Frankly, dears, we don't
give a damn: in the eternal
struggle of Comedy versus
Anti-Comedy we will prevail
I plan to refurbish
the disused waiting room
at Necropolis Halt
as a gallery:
a small and intimate venue,
but then, that will be fitting,
as comic strip art is a world
of intimate delights.
As soon as the task is
complete, we will feature the
gallery here on our website:
the first exhibition being
'A SUDDEN GUST'.
(There may be
vibration of the
exhibits now and then
from passing train) but
you'll put up
with that, won't you,
in the service of
statement of intent, by Leo Baxendale.
Comic Strip, as
an alliance of art and technology, is a feature of the advanced
industrial nations: it came into being in Britain and the
USA simultaneously in the last quarter of the last century.
After the Second World War France and Japan, followed by Italy,
became big players.
Yet in the last
quarter of our own century, there has been a new development
from this phenomenon, which, strangely, has so far passed
Britain by. Over the past twenty five years permanent Comic
Strip centres and festivals have become a striking feature,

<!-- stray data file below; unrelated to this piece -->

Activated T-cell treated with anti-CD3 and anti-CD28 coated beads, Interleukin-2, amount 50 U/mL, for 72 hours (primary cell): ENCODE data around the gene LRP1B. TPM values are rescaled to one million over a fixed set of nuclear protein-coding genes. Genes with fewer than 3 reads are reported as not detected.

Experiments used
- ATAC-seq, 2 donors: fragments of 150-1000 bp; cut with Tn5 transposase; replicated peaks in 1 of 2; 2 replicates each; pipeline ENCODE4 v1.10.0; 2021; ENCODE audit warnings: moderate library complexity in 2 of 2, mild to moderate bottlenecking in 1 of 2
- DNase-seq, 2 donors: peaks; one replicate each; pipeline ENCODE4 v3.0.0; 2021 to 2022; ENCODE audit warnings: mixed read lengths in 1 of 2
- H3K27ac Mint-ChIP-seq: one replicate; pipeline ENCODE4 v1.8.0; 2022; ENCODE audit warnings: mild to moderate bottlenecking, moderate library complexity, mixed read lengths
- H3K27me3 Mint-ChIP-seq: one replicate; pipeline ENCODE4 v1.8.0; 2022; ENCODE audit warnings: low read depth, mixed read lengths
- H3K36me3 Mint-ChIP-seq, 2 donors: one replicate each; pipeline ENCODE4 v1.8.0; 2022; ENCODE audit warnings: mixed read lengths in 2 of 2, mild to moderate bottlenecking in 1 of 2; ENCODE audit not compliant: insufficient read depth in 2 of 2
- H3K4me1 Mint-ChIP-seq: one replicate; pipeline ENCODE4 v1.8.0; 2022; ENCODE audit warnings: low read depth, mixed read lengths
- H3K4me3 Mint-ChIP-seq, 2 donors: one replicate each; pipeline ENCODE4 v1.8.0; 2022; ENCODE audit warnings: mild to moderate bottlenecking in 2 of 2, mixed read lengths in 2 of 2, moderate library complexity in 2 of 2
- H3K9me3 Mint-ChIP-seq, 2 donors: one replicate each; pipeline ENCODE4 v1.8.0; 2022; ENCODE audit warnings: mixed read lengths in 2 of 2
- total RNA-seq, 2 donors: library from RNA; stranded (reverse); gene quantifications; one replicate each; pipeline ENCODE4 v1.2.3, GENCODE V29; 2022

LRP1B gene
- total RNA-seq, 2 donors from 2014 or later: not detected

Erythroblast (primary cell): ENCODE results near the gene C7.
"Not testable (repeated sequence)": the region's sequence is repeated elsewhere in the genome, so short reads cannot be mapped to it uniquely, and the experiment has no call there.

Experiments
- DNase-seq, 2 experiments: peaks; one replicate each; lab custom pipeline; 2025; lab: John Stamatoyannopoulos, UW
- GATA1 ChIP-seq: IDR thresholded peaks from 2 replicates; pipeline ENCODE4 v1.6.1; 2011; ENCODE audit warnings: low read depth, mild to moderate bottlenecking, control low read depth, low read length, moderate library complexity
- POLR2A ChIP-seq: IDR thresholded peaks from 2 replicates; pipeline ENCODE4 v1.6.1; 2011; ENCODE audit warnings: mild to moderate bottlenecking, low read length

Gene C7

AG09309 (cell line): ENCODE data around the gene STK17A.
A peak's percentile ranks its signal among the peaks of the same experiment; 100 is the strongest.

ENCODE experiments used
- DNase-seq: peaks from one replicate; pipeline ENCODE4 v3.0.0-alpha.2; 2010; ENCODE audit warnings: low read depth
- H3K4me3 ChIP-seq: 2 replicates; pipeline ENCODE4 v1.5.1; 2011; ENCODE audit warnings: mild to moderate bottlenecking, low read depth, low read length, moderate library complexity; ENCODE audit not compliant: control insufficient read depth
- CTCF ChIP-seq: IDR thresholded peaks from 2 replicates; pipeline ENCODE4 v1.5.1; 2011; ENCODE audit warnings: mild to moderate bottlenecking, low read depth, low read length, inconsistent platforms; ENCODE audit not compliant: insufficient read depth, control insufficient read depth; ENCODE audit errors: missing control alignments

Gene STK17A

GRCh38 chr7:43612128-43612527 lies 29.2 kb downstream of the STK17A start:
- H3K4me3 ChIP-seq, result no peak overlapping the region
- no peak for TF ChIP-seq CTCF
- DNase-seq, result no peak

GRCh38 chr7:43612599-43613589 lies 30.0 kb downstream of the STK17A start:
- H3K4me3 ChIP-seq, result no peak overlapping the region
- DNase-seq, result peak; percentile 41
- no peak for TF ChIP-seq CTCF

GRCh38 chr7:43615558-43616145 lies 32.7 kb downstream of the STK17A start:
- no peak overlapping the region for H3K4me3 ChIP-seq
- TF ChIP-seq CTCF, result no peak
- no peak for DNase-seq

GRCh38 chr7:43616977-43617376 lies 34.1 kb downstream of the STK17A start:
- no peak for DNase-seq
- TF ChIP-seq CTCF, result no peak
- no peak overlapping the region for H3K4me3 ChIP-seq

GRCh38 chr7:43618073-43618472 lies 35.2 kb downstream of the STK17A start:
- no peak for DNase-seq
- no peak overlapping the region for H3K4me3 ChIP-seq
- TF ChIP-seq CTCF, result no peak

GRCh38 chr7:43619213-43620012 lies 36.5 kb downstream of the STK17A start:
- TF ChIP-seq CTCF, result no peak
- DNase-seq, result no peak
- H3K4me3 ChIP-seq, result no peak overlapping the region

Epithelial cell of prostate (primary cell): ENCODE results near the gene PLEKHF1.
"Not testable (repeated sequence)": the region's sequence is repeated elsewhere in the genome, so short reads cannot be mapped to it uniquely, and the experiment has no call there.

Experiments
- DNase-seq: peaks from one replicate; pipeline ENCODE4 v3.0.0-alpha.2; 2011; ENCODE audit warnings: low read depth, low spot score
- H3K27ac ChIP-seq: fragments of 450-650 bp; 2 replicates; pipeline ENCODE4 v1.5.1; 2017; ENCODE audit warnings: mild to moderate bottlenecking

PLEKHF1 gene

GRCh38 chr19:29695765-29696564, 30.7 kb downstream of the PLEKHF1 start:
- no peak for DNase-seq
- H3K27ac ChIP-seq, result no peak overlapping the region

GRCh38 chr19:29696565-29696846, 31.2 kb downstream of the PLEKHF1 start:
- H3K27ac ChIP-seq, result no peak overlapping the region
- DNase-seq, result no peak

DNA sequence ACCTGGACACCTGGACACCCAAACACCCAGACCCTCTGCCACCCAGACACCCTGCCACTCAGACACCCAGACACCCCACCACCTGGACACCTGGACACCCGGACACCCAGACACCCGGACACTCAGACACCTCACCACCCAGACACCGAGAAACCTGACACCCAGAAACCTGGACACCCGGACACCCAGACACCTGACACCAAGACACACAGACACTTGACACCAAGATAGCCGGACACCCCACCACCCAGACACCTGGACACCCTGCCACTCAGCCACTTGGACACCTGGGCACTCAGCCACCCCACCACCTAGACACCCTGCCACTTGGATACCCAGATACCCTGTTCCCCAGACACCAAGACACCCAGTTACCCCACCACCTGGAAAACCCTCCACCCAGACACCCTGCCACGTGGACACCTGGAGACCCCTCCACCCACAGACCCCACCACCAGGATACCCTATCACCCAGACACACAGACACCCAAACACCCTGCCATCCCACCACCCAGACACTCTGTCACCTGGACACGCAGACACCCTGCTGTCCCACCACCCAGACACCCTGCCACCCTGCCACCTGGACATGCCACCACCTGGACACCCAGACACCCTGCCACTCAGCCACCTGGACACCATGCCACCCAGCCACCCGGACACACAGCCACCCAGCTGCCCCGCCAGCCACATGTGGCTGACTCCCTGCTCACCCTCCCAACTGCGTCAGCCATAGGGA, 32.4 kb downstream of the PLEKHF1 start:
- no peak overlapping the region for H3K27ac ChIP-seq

attracting vast numbers : Lucca and Treviso in Italy, San
Diego in the USA and many more; the most singular example
of all being Angouleme in the Bordeaux district of France.
The Comic Strip annual festival at Angouleme was begun in
1974 by a small group of enthusiasts. Its successful example
attracted to itself in the succeeding years local, regional
and national funding: a mill daringly converted to become
the permanent Centre des Bandes Desinees. In January of 1998,
167,300 people came from the rest of France and from abroad
to the annual festival and exhibitions. In addition, another
40,000 or 50,000 come to the Comic Strip permanent centre
during the rest of the year.
Angouleme is a
town of 50,000 inhabitants - mid-way in size between Stroud
There is no comparable
set-up to Angouleme in Britain. I perceive, not exactly a
window of opportunity, more a small aperture, for Stroud to
slip in and become the first town in Britain to host such
a dynamic structure.
It is in my mind,
that if such a permanent structure of Comic Art comes into
being, it would encompass the full range of the results of
the alliance of art and technology: from the Comic Strip art
of print technology - comics and newspapers, to the manifestations
of Comic Strip art in the myriad electronic technologies,
and would follow all the twists and turns of change and development.
I believe that
such a structure would bring both cultural vibrancy, and permanent
economic benefit to the locality, and would remedy a national